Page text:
By Ted, Peer Counselor
For many, January is the month when students start their second semester back at school. They get back in the routine of getting up far earlier than they would like to admit, going to classes (sometimes not by their own choice), completing their homework (again not necessarily by their own choice), and seeing their school friends again. For many, going back to school is a good experience, but for others, school is something to be avoided.
Evidence shows that bullying is on the rise. The United States Department of Health and Human Services shows that today between 1 in 3 and 1 in 4 students report being the victim of bullying.
- More than 70% of students have witnessed bullying.
- 30% percent of students admit to bullying others.
- 70% of teachers and school officials have witnessed bullying with 62% reporting bullying two or more times in the last month, and 40% witnessing it at least once a week.
And of course, with the rise of the internet and social media, cyberbullying is becoming more common. No longer is bullying contained to schools. According to a study released by the Cyberbullying Research Center, victimization rates have been on the rise since 2007, with more students reporting online bullying. It is the now relentless exposure for students to constant bullying that makes the behavior even more destructive.
So where do we go from here?
Studies have shown that bystander intervention is effective more than 50% of the time in stopping bullying. There are practical steps that students, parents, teachers, and community leaders can take:
- Students have a great deal of peer pressure power. Students should model the behavior that they want other students to see; they can become leaders in their own school communities and stand up for inclusive behaviors. Teens can safely intervene if they witness bullying by reporting the behavior to trusted adults.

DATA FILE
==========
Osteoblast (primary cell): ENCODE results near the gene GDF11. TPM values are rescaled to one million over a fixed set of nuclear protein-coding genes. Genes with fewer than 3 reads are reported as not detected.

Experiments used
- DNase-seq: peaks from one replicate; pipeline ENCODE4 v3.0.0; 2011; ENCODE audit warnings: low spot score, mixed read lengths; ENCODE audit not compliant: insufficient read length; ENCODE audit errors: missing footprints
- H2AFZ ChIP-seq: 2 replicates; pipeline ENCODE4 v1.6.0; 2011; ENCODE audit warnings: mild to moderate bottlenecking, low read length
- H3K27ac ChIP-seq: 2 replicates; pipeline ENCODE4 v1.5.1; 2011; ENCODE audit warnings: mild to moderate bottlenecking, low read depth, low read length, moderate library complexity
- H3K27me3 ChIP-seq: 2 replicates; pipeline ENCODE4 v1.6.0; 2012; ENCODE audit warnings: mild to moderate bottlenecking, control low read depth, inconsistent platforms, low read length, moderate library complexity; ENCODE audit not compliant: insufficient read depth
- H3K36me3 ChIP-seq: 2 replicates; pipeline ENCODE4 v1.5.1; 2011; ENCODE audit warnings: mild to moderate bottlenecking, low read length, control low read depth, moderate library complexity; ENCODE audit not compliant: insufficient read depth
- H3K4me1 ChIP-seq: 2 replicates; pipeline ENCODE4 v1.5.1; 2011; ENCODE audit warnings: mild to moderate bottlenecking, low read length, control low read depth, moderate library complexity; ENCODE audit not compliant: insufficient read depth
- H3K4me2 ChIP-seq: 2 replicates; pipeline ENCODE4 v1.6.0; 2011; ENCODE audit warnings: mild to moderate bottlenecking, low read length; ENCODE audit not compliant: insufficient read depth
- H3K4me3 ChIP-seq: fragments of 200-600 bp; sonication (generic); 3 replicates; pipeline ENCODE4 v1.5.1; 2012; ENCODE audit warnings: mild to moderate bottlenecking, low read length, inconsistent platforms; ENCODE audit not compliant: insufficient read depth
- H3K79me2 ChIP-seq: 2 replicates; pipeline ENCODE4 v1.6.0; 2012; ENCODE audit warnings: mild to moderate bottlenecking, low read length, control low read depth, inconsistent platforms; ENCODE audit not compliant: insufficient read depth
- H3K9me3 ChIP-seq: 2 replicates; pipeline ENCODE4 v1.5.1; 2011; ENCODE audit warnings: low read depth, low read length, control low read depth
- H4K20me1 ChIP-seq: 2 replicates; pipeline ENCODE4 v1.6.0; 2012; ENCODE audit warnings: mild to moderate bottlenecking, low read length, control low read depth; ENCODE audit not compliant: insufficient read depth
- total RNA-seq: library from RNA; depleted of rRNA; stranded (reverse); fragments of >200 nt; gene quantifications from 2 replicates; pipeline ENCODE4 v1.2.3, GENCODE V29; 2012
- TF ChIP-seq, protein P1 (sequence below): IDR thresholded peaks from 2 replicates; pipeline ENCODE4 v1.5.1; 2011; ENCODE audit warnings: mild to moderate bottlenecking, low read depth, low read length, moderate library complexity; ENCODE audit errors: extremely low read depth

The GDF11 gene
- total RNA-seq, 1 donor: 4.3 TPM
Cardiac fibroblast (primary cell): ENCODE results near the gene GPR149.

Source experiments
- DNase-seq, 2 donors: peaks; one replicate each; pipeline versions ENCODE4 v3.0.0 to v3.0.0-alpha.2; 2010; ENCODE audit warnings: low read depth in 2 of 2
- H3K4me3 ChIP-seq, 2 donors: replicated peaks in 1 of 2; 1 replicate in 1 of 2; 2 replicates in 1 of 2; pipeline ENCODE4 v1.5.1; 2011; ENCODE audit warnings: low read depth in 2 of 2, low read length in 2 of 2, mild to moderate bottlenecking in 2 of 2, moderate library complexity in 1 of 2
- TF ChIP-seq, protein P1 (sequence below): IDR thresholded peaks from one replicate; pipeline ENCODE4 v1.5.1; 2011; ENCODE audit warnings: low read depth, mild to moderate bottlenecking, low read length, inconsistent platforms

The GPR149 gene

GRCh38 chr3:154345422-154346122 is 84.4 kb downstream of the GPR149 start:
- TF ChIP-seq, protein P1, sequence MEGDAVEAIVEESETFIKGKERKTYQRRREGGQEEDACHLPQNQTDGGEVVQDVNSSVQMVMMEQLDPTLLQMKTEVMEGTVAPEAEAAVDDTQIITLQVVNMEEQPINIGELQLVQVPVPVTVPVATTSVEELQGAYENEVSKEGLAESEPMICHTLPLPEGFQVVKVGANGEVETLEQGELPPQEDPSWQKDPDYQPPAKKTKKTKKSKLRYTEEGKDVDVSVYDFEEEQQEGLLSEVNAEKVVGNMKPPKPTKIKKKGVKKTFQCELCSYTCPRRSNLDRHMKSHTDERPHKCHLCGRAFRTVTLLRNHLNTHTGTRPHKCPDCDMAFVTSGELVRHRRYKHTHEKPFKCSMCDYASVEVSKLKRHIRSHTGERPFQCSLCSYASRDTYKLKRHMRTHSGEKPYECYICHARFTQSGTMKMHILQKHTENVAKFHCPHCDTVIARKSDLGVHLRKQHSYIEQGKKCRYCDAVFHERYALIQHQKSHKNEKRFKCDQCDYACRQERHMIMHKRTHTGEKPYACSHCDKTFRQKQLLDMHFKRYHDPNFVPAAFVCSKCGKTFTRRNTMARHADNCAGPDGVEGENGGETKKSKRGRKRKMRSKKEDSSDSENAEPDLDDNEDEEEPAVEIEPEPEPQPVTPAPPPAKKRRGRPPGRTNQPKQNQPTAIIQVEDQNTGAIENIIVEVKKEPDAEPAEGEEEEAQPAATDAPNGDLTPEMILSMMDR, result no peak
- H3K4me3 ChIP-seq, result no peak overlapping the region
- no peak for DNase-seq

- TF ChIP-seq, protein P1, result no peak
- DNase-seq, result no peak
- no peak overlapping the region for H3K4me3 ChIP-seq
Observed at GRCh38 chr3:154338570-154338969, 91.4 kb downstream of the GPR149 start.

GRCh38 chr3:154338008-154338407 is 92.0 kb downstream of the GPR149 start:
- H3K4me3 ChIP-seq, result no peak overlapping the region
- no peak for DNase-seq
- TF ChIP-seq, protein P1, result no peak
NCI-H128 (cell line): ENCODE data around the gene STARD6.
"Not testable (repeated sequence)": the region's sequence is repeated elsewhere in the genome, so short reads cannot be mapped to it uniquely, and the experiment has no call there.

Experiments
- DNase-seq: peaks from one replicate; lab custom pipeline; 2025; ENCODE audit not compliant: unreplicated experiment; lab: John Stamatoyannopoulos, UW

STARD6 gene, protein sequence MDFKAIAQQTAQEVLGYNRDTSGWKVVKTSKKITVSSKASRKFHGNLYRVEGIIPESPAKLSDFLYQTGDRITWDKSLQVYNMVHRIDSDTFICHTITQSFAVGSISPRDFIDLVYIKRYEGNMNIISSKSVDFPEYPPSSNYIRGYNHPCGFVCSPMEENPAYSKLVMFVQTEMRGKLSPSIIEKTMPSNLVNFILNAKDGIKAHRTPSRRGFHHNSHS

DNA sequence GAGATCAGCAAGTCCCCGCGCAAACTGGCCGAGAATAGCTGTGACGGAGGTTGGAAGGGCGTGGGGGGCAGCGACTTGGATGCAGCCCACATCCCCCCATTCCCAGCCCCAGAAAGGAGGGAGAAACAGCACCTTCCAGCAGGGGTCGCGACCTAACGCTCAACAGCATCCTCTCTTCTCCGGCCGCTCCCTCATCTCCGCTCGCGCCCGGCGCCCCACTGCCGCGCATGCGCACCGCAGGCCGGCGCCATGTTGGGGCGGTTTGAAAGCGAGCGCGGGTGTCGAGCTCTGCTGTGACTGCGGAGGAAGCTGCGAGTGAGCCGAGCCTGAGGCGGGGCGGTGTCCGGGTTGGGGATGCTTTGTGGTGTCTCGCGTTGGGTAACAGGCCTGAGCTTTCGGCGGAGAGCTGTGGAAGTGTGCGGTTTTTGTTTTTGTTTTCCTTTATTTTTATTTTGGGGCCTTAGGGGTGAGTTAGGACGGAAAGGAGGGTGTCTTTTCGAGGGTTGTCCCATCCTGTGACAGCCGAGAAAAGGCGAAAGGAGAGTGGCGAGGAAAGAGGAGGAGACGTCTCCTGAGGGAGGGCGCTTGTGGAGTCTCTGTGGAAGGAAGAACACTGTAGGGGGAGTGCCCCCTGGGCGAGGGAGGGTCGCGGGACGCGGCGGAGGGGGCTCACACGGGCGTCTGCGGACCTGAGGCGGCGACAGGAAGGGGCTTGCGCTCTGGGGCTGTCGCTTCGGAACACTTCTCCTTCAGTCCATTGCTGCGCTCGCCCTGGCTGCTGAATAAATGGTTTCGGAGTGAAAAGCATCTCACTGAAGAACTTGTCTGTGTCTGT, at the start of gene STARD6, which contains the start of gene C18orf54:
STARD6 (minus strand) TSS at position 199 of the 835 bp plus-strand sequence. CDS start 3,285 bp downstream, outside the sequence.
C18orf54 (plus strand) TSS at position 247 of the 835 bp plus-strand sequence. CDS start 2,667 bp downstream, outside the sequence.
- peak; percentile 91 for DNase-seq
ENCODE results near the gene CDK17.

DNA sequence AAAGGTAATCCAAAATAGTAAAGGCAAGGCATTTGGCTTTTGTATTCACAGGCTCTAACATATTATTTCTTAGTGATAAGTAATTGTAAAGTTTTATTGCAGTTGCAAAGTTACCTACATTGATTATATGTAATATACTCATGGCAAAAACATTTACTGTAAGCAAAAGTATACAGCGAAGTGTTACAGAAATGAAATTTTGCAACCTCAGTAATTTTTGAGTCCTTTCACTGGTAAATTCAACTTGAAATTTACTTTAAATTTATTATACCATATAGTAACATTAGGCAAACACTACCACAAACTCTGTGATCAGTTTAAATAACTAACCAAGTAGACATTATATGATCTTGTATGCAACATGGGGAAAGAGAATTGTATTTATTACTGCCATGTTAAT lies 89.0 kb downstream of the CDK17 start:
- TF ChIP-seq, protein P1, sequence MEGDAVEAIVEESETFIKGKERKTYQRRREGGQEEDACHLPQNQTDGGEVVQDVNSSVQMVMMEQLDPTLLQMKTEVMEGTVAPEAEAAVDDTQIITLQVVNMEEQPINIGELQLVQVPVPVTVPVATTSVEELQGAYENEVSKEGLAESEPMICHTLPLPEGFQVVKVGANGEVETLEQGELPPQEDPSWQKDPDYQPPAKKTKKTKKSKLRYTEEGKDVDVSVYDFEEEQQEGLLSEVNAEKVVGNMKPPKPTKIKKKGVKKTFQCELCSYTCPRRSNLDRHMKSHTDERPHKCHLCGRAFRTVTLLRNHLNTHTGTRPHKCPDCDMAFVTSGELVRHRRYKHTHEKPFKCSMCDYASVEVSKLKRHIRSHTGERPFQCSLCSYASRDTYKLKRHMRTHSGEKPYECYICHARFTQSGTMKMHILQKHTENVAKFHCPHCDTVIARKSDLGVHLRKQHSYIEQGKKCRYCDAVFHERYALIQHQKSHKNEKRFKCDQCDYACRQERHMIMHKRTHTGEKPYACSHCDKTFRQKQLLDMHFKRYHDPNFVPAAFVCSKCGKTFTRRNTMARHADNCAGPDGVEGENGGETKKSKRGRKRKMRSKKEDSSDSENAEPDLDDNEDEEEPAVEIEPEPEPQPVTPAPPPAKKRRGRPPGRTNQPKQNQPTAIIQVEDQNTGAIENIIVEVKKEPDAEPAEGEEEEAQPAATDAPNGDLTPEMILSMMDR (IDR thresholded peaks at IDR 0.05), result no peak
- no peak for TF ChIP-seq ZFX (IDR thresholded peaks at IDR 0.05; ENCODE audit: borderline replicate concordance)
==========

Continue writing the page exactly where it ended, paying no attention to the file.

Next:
- Parents should also model positive behaviors, by engaging their children and proactively involving themselves with school officials. As a teenager myself, I find it so important for parents to open themselves up and be a listening ear. Parents can be a support system: both for victims of bullying and bullies themselves.
- Teachers and school officials should create, maintain, and advocate for all of their students a safe place for learning; free from harassment and judgment.
- Community members, people like YOU, can demand and advocate for schools to be a safe place as well. Open up a dialogue with school officials to ensure that schools develop policies to promote inclusive behaviors that reduce bullying.
The ultimate key in all of this is prevention. I believe that all students should have the basic right to feel safe and urge everyone to take the steps outlined above to reduce bullying.
And as always, if you are affected by bullying in any way, or you are concerned about a
teen, student, or friend, call
Teen Lifeline and talk to a Peer Counselor like myself at
602.248.TEEN (8336) or 800.248.TEEN (8336).
We’re here to listen and help!